By Standard Reporter

Nairobi will join over 1,000 cities on March 28 in observing Earth Hour, a global event that seeks to raise awareness on the need for action by world leaders against global warming.

Organised by the World Wide Fund for Nature (WWF), the Nairobi highlight will be marked at a candle-lit gala dinner for the National Museums of Kenya, marking the institution’s centennial year.

The event is meant to pressure political leaders around the world to sign a new deal to replace the Kyoto Protocol on climate change that runs out soon. Studies by Britain’s Hadley Centre recently established that global warming is affecting Africa more than the industrialised world, despite being the least to blame for emitting the pollutants responsible.

"While Africa is not a region that has been pumping out carbon dioxide, it’s still seen a clear warming signal, Dr Peter Stott, a climate researcher at the centre, told The Independent newspaper in the UK.

"In the industrial countries, part of the warming has been offset by cooling due to aerosols," he noted.

Lights out

Cities marking the event across the globe will switch off all lights on major landmarks for one hour. Millions of people are expected to gather in parks, streets, town squares and homes around the world, to witness the lights going out on iconic landmarks and city skylines.

In Sydney, where Earth Hour began in 2007, every ferry in the city’s famous harbour will sound its horn at precisely 8.30pm to herald the beginning of Earth Hour in Australia, while in Melbourne a people-pedal-powered concert will be underway at Federation Square.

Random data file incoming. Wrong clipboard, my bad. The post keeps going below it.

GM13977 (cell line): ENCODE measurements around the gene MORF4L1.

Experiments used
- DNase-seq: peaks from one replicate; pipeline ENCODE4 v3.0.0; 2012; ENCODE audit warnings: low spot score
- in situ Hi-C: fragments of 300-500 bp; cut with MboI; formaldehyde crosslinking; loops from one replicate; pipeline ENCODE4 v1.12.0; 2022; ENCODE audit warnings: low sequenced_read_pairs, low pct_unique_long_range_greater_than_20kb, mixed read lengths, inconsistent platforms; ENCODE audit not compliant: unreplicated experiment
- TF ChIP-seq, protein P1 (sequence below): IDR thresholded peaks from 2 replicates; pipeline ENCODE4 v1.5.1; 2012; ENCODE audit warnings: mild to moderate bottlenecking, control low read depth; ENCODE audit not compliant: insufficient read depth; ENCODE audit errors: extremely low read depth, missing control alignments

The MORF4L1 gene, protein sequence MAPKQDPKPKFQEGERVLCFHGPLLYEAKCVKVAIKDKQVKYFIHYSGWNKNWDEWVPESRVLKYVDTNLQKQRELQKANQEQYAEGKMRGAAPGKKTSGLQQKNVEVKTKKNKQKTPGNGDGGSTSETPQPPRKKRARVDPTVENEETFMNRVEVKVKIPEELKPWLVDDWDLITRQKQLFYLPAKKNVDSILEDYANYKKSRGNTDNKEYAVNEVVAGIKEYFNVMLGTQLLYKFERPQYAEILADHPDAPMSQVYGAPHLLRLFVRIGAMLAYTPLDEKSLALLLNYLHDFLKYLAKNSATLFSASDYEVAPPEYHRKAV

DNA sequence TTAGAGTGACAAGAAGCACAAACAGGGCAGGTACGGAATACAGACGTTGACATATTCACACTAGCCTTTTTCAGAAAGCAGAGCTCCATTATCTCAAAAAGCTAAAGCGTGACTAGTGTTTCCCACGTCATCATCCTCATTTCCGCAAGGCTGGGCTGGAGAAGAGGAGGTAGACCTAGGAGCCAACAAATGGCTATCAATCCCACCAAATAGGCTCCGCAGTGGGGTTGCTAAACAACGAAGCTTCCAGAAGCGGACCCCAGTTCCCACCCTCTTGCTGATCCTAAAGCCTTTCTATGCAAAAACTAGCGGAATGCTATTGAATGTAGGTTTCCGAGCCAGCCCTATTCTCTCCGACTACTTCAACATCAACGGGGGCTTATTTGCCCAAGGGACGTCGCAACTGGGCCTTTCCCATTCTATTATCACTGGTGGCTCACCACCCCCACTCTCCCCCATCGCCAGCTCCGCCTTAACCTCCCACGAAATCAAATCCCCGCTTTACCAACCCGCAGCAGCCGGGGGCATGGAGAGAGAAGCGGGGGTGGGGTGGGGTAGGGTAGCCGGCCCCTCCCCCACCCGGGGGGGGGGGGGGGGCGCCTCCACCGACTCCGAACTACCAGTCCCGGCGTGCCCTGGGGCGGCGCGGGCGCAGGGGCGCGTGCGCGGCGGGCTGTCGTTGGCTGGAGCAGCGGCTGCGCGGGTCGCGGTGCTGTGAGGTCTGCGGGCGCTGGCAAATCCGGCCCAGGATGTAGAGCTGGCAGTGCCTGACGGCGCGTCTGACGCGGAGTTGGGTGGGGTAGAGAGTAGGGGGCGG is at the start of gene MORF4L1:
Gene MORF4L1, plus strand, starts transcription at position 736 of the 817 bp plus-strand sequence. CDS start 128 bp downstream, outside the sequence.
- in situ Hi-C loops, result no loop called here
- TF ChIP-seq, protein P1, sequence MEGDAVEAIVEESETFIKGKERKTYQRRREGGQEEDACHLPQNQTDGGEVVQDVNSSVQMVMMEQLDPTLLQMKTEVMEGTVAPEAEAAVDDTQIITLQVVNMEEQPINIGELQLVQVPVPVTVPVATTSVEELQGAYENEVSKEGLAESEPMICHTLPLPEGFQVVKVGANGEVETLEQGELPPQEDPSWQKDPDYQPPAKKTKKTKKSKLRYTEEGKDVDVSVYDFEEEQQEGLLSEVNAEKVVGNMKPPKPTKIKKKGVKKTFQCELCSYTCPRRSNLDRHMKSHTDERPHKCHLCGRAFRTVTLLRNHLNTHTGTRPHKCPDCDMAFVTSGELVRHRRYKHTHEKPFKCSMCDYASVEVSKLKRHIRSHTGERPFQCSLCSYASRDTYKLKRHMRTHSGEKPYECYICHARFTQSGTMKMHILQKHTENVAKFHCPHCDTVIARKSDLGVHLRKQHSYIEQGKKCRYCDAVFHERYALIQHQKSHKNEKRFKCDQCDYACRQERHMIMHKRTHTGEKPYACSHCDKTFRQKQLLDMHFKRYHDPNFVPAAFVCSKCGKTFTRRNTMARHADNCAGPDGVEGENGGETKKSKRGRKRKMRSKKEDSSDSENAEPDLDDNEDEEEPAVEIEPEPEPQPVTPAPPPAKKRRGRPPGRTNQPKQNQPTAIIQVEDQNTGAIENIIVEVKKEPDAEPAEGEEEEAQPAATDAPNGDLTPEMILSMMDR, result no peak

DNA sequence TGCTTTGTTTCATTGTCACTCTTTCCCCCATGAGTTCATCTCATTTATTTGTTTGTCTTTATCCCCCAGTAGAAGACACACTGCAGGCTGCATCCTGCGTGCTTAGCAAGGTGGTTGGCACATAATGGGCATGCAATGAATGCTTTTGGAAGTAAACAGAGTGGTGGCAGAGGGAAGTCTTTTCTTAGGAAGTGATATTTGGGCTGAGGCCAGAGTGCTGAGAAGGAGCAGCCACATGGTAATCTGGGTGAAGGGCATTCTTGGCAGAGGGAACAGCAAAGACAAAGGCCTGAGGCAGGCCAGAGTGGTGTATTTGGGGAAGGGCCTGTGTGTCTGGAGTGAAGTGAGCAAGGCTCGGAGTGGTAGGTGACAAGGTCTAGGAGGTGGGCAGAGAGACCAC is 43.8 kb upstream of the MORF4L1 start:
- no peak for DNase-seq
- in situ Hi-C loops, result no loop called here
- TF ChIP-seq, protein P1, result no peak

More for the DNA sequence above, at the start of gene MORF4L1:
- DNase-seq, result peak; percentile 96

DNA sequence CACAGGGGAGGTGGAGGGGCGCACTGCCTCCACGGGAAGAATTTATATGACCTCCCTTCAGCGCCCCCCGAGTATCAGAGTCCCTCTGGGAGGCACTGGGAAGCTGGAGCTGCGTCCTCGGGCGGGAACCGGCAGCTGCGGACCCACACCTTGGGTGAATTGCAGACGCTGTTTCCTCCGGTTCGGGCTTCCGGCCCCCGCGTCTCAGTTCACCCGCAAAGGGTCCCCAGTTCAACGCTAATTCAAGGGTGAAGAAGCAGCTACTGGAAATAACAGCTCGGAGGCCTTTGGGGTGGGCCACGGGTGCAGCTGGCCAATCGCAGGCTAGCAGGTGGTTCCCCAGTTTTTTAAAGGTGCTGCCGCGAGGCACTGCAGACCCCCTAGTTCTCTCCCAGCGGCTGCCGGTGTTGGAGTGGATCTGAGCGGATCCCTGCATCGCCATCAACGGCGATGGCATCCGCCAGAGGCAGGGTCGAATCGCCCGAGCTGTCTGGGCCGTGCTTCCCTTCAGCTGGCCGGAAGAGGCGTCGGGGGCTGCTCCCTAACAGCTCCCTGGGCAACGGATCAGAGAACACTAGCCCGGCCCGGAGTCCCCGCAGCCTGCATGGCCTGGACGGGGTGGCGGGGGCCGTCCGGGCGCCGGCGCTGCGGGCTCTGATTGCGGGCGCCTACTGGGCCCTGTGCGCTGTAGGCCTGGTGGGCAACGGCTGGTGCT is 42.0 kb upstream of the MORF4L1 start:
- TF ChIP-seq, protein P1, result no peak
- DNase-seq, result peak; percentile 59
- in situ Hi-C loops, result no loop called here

Earth Hour Executive Director, Andy Ridley, said Earth Hour is more than just a call to action on climate change. "Earth Hour is an opportunity for the global community to speak in one voice on the issue of climate change, while at the same time coming together in celebration of the one thing every single person on the planet has in common, the planet," he said.

"For the very first time, Nairobi has taken the lead to host Earth Hour in Africa. We call on Nairobi residents, and Kenya as a whole to support this global event," noted Earth Hour Kenya’s Kimunya Mugo.

Historic moment

"Whether it’s joining your community in a town square to watch the city lights go dark or hosting a lights out party in your own home, I encourage everybody across the world to be a part of this historic occasion.

"Turn off your lights, celebrate the planet, enjoy the moment and cast your vote for Earth," Ridley added.

Earth Hour is a global WWF climate change initiative. Individuals, businesses, governments and communities are invited to turn out their lights for one hour to show their support for action on climate change.